Homophobia As Sexual Abuse

When I work with straight men who are recovering from childhood sexual abuse sometimes I find myself thinking, “He sounds like a gay man.” Commonly, my straight client will be grappling with issues around sexual shame as a result of the abuse, whether his abuser was female or male.

Shame is a nearly universal experience for gay men. Even if a gay man has not been physically sexually abused, his experience growing up in a homophobic culture can be considered a form of sexual abuse.

The culture teaches every gay youth that something essential about their core sexual self is different, and more commonly, gross and weird. The typical result of this teaching is that gay men believe it, even when they grow up and start to question its validity.

I’m highlighting this regrettable comparison because gay men often minimize the psychological impact of their experiences growing up gay. There has been so much exciting recent progress in gay marriage equality that I believe it feeds a growing tendency to assume that our childhood exposure to humiliation is no longer an issue.

I often hear, “That happened long ago and I’m over it.”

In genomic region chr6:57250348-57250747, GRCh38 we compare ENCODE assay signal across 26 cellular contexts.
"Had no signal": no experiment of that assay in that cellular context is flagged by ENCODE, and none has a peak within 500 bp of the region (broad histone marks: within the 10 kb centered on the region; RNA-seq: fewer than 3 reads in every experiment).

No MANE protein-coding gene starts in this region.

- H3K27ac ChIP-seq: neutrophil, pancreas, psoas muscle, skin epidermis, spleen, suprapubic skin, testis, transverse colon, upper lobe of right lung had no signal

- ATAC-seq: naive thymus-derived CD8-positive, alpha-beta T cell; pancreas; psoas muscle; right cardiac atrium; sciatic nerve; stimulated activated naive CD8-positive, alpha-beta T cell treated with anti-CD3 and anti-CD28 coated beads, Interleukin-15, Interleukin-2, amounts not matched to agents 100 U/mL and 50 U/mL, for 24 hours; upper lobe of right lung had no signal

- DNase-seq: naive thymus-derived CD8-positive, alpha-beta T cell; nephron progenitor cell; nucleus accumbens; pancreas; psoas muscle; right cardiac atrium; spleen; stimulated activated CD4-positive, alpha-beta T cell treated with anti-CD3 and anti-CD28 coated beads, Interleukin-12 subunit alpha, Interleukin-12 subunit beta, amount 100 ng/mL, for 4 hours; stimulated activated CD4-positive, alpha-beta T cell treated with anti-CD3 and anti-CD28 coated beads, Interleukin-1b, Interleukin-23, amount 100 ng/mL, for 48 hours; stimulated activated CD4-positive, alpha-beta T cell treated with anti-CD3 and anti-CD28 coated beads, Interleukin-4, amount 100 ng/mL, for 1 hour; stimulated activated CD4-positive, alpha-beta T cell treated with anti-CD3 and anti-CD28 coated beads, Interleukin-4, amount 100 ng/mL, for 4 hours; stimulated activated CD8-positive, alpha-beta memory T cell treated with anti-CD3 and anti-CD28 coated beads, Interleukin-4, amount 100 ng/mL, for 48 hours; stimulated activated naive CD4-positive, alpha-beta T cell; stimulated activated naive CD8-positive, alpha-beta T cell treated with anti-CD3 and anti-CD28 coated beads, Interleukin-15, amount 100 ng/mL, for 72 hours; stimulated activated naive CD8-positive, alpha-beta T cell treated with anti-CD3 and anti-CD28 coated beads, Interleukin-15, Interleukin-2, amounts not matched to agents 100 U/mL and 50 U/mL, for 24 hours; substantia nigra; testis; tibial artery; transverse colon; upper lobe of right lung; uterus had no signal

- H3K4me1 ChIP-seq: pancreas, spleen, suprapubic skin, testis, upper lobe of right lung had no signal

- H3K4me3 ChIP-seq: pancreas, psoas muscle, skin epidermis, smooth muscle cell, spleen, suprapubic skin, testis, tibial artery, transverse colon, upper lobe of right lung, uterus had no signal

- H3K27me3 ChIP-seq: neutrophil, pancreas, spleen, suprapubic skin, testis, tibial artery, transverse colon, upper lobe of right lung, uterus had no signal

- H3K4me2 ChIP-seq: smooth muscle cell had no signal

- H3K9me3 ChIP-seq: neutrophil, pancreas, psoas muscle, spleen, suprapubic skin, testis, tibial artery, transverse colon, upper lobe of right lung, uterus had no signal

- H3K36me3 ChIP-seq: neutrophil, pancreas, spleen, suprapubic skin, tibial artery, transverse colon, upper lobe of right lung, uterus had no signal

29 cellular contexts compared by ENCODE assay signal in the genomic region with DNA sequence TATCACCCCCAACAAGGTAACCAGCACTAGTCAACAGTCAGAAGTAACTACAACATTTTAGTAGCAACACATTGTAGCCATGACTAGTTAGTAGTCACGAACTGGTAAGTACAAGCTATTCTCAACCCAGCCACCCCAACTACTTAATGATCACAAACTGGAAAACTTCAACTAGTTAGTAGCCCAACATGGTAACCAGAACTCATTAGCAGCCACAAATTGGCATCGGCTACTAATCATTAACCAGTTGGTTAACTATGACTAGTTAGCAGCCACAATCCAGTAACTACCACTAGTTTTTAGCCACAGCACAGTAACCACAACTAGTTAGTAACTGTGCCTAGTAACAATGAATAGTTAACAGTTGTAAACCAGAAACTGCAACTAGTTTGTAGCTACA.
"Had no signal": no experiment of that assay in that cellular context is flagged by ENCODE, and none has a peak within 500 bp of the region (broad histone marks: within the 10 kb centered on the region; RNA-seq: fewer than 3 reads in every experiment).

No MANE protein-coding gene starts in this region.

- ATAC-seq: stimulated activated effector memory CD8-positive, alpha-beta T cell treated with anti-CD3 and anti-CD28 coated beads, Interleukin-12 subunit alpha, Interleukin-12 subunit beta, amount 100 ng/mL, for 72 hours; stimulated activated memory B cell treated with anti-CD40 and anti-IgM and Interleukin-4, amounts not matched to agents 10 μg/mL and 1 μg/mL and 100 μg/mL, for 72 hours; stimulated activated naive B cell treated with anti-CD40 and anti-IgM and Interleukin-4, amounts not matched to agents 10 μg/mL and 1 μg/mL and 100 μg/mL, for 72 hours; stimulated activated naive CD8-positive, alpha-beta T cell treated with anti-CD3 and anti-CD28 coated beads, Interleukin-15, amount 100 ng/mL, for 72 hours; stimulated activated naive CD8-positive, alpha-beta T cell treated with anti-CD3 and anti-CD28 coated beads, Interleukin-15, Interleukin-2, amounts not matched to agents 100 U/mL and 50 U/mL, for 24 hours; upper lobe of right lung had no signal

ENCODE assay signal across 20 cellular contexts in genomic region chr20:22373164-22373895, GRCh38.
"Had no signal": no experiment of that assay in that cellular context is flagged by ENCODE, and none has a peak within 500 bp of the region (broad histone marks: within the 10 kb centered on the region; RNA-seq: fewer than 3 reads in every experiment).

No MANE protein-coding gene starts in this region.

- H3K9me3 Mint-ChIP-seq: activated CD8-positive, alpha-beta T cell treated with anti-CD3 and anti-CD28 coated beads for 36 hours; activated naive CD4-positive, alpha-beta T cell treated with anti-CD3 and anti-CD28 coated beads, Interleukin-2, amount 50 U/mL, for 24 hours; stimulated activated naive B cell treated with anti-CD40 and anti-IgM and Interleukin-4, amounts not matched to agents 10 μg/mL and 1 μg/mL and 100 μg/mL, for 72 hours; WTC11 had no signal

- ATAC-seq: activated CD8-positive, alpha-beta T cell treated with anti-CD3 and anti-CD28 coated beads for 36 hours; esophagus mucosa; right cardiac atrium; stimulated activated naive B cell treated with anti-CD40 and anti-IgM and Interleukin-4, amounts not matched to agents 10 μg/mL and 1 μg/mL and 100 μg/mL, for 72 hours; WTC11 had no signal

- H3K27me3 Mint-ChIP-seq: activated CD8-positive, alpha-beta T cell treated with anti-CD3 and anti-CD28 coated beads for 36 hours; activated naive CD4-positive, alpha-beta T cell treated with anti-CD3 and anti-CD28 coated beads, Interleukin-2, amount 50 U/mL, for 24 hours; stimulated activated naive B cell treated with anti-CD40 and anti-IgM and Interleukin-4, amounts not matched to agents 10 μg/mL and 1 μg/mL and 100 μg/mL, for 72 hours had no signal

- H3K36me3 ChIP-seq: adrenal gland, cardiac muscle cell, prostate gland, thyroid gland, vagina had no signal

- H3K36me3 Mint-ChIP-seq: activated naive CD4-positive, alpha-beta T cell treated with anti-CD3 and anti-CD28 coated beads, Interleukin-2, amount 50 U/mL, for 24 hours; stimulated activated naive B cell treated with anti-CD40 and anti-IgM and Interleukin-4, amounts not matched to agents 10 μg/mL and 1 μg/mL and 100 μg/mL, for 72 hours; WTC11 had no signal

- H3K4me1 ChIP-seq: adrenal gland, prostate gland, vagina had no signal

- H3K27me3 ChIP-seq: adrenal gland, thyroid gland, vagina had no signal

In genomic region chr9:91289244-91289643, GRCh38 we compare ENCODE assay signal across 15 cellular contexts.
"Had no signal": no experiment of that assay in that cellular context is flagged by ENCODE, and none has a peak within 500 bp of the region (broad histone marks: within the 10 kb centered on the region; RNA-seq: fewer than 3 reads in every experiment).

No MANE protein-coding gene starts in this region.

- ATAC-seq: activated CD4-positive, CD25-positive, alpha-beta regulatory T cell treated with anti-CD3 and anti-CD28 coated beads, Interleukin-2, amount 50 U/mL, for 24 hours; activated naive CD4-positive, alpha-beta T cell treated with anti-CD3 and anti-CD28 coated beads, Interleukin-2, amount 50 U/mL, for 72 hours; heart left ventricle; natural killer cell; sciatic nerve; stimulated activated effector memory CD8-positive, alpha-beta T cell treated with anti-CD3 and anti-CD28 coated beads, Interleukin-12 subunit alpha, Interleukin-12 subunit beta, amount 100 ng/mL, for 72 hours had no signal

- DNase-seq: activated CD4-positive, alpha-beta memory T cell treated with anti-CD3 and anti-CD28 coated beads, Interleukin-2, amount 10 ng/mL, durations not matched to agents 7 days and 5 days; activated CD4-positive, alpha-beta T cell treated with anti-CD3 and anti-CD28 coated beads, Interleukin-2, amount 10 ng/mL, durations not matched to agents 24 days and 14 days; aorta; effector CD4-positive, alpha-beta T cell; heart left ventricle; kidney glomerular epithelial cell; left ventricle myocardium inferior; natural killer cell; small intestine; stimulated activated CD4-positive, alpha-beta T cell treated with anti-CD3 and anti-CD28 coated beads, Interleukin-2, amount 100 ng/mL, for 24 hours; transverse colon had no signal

Decades of psychological research has proven that our experiences growing up make a huge difference in our well being. The root cause of much of the anxiety and low self-esteem experienced by gay men can often be traced back to childhood experiences with homophobic parents, relatives and classmates.

Uncovering and releasing each piece of internalized homophobia requires an ongoing commitment to your own self-observation and re-education. Here are some suggestions that may help you stay on the path to recovery from your exposure to homophobia:

  • Keep reading autobiographical books and essays by gay men so that you can see your life experiences validated by the experiences of others. My current favorite is the 2011 book of essays by Ryan Van Meter entitled, If You Knew Then What I Know Now.
  • Start to notice when you disparage members of the gay community or yourself as being “too feminine.” It is very easy to blindly accept the cultural teaching that femininity in men is bad. But if you take the time to explore this you’ll realize that this is just an arbitrary, manufactured cultural idea that has no basis in truth.
  • Join gay political groups like the Human Rights Campaign, Lambda Legal, or GLAAD and read their newsletters to raise your political consciousness and to help invoke your outrage at the injustice still levied at people simply for being gay.
  • Continue searching for a group of gay friends who will validate and mirror your experiences. Avoid bringing homophobic people into your social circle. Their beliefs are toxic to your personal health.

It is abusive to tell young people that their same-sex gender attraction is bad. Like recovery from sexual abuse, the process of healing from these influences takes awareness, diligence, and support.

What subtle or not-so-subtle messages about homosexuality did you learn growing up in your community?

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